Marriage dating customs elizabethan era
In Shakespeare’s England, the process for getting married could be complex.
A couple wishing to marry had first to obtain the blessing of the church, either by obtaining a licence to marry, or by having the ‘banns’ read – that is, announcing the couple’s names and their intent to marry – on three successive Sundays from a church pulpits in the home parishes of both parties.
This was especially true at the end of the 16th century, when a growing population and a succession of meagre harvests sharply increased the numbers of poor people needing relief.
Many men and women in the middle and upper ranks of society married for the first time with the help of bequests or lifetime transfers of resources from the previous generation.
It was an age of exploration and expansion abroad, while back at home, the Protestant Reformation became more acceptable to the people, most certainly after the Spanish Armada was repulsed.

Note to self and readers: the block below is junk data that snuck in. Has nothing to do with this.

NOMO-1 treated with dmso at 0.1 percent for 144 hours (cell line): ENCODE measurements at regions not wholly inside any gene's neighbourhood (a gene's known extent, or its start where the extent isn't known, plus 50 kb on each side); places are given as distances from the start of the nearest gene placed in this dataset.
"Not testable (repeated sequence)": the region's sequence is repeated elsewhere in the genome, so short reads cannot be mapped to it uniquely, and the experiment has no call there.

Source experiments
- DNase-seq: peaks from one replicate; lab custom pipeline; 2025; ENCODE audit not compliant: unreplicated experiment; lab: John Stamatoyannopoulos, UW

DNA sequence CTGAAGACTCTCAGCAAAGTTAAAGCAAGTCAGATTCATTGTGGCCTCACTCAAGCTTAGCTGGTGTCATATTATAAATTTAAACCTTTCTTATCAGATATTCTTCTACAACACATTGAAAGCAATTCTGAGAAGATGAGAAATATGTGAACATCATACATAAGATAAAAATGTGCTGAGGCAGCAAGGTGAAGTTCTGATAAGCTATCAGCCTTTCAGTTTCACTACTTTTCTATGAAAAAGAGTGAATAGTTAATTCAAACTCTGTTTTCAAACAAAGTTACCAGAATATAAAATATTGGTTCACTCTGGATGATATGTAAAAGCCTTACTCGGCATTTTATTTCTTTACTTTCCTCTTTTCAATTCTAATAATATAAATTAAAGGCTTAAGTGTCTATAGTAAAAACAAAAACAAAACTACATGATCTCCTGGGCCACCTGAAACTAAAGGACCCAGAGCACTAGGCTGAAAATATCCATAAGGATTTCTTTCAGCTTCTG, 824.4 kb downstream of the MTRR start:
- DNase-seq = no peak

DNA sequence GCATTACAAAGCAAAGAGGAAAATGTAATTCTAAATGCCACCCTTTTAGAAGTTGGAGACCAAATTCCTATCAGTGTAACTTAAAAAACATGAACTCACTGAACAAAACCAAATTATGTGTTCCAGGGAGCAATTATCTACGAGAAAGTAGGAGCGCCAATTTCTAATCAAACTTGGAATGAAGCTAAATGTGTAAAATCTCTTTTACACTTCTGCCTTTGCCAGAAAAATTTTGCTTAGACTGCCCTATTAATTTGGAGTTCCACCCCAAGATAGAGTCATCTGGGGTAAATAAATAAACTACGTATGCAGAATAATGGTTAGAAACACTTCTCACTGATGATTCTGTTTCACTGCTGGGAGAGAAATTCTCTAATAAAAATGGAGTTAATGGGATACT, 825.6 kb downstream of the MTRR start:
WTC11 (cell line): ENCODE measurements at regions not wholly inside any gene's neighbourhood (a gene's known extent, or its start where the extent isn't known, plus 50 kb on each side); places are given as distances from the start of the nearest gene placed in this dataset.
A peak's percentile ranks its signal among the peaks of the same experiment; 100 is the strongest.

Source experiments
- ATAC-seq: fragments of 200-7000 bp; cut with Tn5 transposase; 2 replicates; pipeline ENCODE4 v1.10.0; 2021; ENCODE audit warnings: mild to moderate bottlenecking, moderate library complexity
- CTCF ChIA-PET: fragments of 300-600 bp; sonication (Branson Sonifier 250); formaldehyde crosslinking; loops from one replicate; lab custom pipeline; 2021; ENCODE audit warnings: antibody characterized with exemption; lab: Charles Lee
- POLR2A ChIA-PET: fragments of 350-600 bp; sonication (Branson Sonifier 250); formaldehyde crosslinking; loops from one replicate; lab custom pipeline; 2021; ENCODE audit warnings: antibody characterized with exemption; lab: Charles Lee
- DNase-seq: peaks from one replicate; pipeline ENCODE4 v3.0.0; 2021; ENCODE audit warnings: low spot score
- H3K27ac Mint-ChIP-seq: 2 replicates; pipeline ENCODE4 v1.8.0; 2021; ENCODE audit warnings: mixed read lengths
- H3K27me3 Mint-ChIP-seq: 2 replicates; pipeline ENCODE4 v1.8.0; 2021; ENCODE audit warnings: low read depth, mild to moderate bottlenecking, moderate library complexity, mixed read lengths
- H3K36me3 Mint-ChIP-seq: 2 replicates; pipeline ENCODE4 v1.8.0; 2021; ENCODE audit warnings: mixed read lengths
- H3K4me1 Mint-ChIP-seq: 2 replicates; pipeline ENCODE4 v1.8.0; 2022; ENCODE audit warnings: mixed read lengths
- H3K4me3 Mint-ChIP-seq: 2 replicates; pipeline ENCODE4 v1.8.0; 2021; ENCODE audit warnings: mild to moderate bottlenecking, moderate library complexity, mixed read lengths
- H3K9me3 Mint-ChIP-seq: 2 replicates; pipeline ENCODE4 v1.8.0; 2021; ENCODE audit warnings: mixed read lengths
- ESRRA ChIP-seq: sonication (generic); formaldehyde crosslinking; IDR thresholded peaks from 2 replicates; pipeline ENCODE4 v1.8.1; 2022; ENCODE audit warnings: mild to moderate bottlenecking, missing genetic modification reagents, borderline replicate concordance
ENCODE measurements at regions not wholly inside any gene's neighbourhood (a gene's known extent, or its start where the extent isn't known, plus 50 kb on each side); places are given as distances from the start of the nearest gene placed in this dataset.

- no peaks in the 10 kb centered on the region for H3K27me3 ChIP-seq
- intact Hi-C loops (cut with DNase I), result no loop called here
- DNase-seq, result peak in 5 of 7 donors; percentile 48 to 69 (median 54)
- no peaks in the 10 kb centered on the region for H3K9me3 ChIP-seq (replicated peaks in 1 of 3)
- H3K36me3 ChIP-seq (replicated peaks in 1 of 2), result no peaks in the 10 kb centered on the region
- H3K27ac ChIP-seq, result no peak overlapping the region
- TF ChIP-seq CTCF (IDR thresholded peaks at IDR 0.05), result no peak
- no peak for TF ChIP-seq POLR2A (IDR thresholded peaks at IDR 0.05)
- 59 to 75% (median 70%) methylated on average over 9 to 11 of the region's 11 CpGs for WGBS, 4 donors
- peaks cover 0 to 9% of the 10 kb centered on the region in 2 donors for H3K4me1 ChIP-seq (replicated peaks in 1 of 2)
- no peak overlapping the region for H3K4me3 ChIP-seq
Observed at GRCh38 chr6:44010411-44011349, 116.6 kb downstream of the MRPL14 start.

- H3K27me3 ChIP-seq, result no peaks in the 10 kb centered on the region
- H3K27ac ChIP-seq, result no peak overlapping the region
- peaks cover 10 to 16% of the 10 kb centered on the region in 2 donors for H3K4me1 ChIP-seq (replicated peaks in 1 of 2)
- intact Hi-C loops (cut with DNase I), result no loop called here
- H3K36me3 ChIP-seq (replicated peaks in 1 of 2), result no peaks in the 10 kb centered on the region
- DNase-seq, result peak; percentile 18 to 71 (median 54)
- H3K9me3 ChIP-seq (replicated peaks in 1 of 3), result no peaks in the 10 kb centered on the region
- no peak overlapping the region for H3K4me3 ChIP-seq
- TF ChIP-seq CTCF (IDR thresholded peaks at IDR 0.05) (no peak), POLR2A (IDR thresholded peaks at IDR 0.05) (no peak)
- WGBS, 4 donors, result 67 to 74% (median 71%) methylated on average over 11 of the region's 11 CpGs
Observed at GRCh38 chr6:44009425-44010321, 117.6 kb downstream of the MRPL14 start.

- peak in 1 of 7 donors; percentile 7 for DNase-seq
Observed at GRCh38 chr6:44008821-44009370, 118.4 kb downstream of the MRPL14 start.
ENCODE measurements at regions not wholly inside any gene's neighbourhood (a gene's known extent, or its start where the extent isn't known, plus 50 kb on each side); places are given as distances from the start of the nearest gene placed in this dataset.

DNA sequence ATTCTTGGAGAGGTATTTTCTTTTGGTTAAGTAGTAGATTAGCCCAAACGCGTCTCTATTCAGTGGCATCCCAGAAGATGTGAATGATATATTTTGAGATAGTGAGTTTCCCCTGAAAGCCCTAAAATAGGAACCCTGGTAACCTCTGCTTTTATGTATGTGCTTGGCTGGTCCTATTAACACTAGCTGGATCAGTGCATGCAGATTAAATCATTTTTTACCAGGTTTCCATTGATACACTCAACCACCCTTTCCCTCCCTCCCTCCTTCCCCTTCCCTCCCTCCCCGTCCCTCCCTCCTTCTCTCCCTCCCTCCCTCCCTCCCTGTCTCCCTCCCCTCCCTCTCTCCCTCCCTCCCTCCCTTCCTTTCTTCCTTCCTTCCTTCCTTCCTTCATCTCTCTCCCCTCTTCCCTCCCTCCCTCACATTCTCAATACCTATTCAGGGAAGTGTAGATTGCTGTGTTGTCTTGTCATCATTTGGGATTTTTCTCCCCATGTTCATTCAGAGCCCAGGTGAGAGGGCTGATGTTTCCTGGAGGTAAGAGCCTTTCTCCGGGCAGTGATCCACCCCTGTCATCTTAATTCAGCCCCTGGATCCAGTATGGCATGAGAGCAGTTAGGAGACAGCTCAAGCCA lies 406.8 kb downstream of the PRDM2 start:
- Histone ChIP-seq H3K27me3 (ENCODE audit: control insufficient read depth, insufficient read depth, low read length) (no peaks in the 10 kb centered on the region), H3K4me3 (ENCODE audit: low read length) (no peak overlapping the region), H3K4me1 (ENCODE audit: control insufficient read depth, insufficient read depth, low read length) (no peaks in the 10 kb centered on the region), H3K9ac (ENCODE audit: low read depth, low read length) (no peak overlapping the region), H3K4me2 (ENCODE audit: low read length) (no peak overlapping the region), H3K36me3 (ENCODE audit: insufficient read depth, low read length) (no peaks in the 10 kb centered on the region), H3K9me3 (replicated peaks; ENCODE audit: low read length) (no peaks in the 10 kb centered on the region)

It was also the end of the period when England was a separate realm before its royal union with Scotland.
He explores the tension, in Shakespeare’s plays, between the old order, in which fathers chose their daughters’ husbands, and the new order based on mutual love, but still plagued by the threat of infidelity.
When in 1520 a Buckinghamshire girl, Joan Stevyns, belatedly implored her parents on her knees for their consent to her marriage decision, or at least her father’s blessing if she could not have his agreement or material help, he reportedly exploded: “Void harlot out of my sight!
” Even the children of the wealthy did however sometimes marry against their parents’ wishes.
This usually meant waiting at least until they were in their twenties.
Contemporary opinion was against the marriage of people who had not yet built up the means to maintain a family, or had little prospect of doing so.